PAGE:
TheatreFirst virtually presents the creative and entertaining ‘Magic Fruit’

Two women cook elaborate meals for each other: One fixes the Persian dishes her grandparents savored, while the other finally learns to love the Mexican cuisine of her roots.

TheatreFirst’s 2020-21 virtual season is presenting six world premiere plays and visual essays. Initially, the theater company aired online chapters of the offerings. Now TheatreFirst is showing full versions of each production.

While the first chapter of Magic Fruit showed great promise, I’m happy to report that the complete version exceeded my early expectations. The one-hour artfully filmed play contains well-acted, complex, strongly developed characters in an engaging and timely story.

Magic Fruit was outstandingly written and performed by Kimiya Shokri and Alejandra Maria Rivas. It was nicely developed and ably directed by Susannah Martin (Elevada, Women Laughing Alone With Salad, Caught). The play is set during the lockdown and follows the growing relationship between local food journalist Tara (Kimiya Shokri) and Amaya (Alejandra Maria Rivas), the Asian/French fusion-style chef of a noted San Francisco restaurant.


At the play’s inception, Tara tries persistently, but ultimately unsuccessfully, to obtain an essential interview with the reluctant and perhaps depressed Amaya. The two women are each living alone in separate Bay Area apartments and have had their careers interrupted by the pandemic. After Amaya fails to cooperate in being interviewed, she leaves a dish of carefully prepared food at Tara’s door in an act of contrition.

The two begin to cook elaborate dishes of food for each other, and as the pandemic year lengthens, they reach back to their favorite comfort foods. Tara fixes the Persian dishes her grandparents savored, and Amaya finally learns to love the Mexican cuisine of her roots.

From the exchange of foods, a close relationship develops between Tara and Amaya. They share the ups and downs of their lives and the far-away families who need them. It’s a pleasure to watch their relationship develop as their shared laughter and confidences grow.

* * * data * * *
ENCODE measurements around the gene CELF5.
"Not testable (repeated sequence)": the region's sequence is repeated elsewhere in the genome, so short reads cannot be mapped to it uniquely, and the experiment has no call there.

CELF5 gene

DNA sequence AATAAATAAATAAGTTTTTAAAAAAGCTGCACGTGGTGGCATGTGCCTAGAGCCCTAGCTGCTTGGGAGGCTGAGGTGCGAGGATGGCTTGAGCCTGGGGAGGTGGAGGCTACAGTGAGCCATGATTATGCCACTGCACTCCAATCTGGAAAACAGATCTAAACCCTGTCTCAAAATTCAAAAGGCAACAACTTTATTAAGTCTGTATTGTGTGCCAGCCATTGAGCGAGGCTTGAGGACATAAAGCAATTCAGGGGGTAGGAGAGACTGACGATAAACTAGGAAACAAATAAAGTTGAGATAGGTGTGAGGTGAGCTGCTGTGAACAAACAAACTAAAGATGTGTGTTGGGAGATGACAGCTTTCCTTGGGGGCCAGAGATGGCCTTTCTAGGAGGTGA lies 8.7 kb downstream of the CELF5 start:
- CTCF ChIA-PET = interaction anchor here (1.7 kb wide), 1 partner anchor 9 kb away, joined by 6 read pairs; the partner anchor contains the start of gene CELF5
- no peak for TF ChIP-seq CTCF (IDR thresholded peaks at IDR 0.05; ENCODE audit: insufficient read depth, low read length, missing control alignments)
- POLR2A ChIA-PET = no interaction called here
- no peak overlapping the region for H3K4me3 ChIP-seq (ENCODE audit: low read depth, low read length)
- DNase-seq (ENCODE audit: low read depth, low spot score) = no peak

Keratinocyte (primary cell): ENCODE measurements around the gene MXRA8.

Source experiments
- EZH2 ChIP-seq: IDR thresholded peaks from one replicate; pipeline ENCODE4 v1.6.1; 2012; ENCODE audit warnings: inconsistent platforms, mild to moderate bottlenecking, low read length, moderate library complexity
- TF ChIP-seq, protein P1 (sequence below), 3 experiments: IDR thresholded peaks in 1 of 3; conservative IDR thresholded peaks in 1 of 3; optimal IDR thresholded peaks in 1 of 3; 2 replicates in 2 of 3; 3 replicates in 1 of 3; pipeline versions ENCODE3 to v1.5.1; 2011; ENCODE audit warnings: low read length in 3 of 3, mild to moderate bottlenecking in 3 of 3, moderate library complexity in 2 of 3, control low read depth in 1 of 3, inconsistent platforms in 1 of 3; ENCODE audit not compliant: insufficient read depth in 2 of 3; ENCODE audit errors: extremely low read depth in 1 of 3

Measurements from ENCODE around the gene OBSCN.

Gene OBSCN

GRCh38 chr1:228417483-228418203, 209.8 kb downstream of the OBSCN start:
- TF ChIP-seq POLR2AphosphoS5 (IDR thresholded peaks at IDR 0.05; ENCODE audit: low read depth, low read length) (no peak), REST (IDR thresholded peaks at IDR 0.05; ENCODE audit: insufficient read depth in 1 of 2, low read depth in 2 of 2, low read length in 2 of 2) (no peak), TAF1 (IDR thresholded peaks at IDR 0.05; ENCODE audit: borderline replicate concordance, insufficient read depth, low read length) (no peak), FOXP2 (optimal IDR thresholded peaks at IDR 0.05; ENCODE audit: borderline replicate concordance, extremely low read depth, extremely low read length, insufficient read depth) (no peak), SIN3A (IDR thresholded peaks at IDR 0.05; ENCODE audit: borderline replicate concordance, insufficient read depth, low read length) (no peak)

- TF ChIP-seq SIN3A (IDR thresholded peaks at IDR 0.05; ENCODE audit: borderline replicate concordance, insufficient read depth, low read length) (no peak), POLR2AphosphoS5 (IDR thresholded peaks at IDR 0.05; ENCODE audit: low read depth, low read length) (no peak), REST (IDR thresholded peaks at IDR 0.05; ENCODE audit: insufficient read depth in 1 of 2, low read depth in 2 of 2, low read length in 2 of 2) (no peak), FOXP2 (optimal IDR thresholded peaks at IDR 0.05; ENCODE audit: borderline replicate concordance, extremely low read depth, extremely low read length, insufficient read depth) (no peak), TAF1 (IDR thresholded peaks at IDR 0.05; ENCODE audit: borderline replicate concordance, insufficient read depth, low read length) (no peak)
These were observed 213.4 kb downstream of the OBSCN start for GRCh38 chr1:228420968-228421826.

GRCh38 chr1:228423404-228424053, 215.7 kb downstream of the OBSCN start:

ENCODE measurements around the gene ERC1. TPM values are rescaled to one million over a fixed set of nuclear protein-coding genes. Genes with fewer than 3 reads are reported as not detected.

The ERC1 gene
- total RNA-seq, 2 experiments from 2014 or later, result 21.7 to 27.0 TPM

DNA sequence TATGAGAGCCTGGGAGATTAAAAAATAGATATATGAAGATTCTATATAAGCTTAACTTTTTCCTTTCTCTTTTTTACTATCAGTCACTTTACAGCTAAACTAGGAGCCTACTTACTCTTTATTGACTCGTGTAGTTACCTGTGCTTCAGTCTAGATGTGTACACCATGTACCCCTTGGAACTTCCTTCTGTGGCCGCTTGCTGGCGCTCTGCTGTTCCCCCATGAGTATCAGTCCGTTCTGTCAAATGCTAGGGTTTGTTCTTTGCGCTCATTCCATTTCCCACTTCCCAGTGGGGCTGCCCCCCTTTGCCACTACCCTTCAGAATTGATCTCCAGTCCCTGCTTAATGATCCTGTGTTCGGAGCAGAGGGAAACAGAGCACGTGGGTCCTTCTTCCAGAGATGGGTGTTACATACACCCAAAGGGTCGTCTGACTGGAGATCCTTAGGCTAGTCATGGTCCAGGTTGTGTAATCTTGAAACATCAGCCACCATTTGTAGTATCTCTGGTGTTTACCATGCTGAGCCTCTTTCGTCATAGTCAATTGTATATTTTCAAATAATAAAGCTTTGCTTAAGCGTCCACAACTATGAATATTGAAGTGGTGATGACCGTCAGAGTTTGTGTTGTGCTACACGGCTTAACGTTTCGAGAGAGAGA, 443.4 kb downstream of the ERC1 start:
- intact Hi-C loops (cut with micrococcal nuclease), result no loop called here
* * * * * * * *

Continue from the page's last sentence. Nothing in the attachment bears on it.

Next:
Visually designed by Erin Gilley (The Waste Land), the video is as crisp as the dialogue and contains an American Sign Language interpreter. The fine acting and directing transports the production into a thoroughly engaging experience that is far above the realm of a more ordinary Zoom video.

TheatreFirst is widely known and respected for its progressive philosophy as well as its artistic vision. When director and playwright Jon Tracy joined the company in 2016, he became its “artistic facilitator,” rather than the more typical “artistic director.” Tracy recently demoted himself to the subordinate position of “company manager” to foster new leaders of color.

Brendan Simon, TheatreFirst’s new artistic director, was appointed in February 2021. He has dedicated over 25 years to his creative crafts and has directed and performed on local, regional and national stages. Simon co-created RISE UP, a national program for educators to foster resilience in school environments despite adverse childhood experiences and traumas. He recently began working to transform educational theater’s middle school programming to address racism and include equality and social justice messages.

TheatreFirst plans to become a pipeline for artistic directors who understand the experience of Black, Indigenous and people of color to create, build and ultimately lead larger institutions. The initiative supports a three-and-a-half-year residency for the new leadership, which will continuously shift control of the company.

Tickets to view Magic Fruit are sold individually ($15) and may be watched through the end of the season. Subscriptions for the entire season are also for sale ($60).